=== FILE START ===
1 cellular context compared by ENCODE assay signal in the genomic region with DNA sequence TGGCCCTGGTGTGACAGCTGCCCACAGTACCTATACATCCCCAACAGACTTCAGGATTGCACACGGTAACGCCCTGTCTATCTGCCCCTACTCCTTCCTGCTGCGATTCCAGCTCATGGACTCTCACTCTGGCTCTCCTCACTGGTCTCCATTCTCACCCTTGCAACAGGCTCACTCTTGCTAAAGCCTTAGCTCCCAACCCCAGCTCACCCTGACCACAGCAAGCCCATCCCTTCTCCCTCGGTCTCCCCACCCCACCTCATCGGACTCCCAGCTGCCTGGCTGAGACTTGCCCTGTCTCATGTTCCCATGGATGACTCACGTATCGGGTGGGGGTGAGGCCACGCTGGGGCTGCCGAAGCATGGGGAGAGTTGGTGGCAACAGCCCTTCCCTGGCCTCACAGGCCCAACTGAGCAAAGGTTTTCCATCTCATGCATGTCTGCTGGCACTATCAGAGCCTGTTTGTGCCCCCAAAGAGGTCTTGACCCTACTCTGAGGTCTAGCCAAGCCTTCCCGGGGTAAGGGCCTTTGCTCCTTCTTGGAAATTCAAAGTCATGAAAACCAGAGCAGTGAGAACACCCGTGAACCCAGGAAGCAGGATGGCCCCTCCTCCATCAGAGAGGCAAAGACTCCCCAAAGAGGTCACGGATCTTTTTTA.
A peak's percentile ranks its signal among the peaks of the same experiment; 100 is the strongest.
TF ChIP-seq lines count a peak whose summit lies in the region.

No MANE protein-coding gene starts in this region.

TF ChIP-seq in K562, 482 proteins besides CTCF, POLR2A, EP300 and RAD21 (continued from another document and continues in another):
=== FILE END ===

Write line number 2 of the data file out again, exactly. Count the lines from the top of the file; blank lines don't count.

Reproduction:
A peak's percentile ranks its signal among the peaks of the same experiment; 100 is the strongest.